When I first approached Asmaa, I did so with apprehension, to say the least. I mean, c’mon. How often do we as Egyptians confront the taboos of our society healthily and unreservedly? And this was a movie about AIDS, no less.
But I was pleasantly surprised. The movie, starring Hend Sabry and directed by Amr Salama, is not only one of the best told stories I’ve watched in a while, but it is also accurate and unbiased. It revolves around HIV-positive Asmaa (Sabry), an Egyptian woman who is refused surgery time after time due to her condition. Later, when a talk show host offers to publicize her story, she must decide whether to take back her justice and undergo the surgery, or to live whatever life she has without the conflict of a prejudiced society.
The movie gives life to Asmaa beyond AIDS though. The flashbacks of her earlier rebellious days and the smaller conflicts she faces regardless of the disease — such as her rocky relationship with her daughter Habiba — give her character beyond just a label. We sympathize with her for more reasons than an unfortunate twist of fate.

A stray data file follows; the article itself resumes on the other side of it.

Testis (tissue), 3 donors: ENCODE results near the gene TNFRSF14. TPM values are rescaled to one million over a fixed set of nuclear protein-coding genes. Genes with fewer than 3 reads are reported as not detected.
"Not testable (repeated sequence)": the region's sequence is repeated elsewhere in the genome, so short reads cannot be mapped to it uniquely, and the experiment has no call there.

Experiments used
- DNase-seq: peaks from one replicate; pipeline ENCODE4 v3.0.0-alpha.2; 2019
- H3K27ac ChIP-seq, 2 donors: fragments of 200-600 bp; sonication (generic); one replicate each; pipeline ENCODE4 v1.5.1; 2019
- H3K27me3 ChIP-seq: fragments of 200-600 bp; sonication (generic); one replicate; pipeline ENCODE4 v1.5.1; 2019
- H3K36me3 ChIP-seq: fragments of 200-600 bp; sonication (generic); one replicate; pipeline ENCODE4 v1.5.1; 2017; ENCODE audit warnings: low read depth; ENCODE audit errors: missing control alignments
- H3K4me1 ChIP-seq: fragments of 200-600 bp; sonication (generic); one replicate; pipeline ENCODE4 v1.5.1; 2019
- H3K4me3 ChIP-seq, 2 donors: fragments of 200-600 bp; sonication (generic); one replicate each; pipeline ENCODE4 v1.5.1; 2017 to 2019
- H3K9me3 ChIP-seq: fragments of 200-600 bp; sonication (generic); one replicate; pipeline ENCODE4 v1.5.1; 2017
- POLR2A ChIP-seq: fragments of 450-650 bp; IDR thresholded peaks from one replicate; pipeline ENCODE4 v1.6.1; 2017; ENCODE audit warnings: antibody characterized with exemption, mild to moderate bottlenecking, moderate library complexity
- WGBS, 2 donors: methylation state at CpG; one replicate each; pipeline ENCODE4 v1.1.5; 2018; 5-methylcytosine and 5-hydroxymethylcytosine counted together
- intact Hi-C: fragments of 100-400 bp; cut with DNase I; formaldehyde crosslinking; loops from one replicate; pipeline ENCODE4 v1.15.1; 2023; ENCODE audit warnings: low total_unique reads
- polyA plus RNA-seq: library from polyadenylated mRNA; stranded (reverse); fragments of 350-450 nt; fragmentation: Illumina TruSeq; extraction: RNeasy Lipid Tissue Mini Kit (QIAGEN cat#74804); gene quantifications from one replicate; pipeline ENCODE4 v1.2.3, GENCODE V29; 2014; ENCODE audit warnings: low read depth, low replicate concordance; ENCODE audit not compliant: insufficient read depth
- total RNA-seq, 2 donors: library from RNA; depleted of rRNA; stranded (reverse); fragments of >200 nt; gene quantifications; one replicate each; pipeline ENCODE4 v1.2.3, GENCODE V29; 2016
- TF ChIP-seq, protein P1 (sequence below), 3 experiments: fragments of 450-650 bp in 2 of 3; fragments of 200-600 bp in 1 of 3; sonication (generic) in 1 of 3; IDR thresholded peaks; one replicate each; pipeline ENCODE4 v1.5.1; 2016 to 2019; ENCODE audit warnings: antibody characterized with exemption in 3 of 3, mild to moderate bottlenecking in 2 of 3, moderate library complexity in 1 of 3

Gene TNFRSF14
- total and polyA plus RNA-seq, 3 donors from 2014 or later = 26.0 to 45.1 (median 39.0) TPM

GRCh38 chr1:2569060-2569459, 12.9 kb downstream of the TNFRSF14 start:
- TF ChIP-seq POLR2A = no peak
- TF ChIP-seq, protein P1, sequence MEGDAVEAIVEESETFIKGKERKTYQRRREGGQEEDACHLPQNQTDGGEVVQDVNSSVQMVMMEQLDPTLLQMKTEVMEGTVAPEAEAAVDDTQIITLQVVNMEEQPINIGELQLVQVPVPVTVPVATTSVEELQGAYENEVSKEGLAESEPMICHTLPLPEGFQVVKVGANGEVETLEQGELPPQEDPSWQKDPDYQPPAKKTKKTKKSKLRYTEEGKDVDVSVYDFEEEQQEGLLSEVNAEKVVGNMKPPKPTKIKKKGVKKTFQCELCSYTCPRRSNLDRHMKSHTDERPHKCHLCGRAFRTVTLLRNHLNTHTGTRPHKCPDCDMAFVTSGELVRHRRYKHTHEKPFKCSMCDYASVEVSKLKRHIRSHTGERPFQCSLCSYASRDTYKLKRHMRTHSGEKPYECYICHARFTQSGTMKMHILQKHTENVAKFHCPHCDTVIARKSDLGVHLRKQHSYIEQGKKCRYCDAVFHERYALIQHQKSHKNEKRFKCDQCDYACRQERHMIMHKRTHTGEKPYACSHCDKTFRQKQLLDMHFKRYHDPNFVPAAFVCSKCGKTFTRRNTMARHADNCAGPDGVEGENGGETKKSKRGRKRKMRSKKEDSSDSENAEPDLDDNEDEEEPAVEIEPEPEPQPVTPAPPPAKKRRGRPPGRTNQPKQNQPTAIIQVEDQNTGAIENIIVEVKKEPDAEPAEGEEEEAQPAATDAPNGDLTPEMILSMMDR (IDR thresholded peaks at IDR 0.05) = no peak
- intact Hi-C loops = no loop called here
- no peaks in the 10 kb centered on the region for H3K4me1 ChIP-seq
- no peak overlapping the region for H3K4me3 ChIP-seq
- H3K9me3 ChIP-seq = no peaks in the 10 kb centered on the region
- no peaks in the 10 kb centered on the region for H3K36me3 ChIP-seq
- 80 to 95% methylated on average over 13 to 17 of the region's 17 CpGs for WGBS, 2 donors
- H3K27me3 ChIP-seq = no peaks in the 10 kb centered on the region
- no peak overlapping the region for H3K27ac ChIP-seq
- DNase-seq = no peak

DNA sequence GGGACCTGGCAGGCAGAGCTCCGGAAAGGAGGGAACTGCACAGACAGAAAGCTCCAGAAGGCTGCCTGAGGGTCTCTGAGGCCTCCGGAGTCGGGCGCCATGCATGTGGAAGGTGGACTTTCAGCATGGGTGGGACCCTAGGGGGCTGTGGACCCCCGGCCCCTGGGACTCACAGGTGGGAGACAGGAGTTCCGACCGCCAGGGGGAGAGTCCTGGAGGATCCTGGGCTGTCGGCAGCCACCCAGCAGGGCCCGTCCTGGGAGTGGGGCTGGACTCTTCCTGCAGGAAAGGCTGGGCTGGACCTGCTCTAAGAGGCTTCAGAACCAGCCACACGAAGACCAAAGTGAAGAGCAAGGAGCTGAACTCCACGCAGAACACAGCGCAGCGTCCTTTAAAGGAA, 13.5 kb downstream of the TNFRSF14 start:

The flashbacks, dialogue, music, and (perhaps most importantly) acting are all handled perfectly. I’m not a huge fan of the Egyptian film industry, but I was impressed. The movie told the story beautifully, but simply. Sure, it felt slightly pedantic at times, but it never deviated from Asmaa’s story to preach a bigger picture. There was just no need.
The smaller details and subplots of the movie added to it as well, rather than dampened its effect. The support group, with their own problems and perspectives, and the doctors who constantly asked, “But how did you become HIV-positive in the first place?” really make an excellent human rights movie out of one fictional story about one downtrodden woman in the hustle and bustle of Cairo.
And that’s why I chose to review this movie. Sure, many won’t like it as I did. Many will be too lazy to watch a movie without comedy or nudity or action. But while new AIDS infections are slowly decreasing around the globe, rates are rising in Egypt and the Middle East region. It’s a problem we can’t leave un-addressed, and we sure as anything can’t turn the other way. And how better to address a social and public health issue than by media and informed discussion?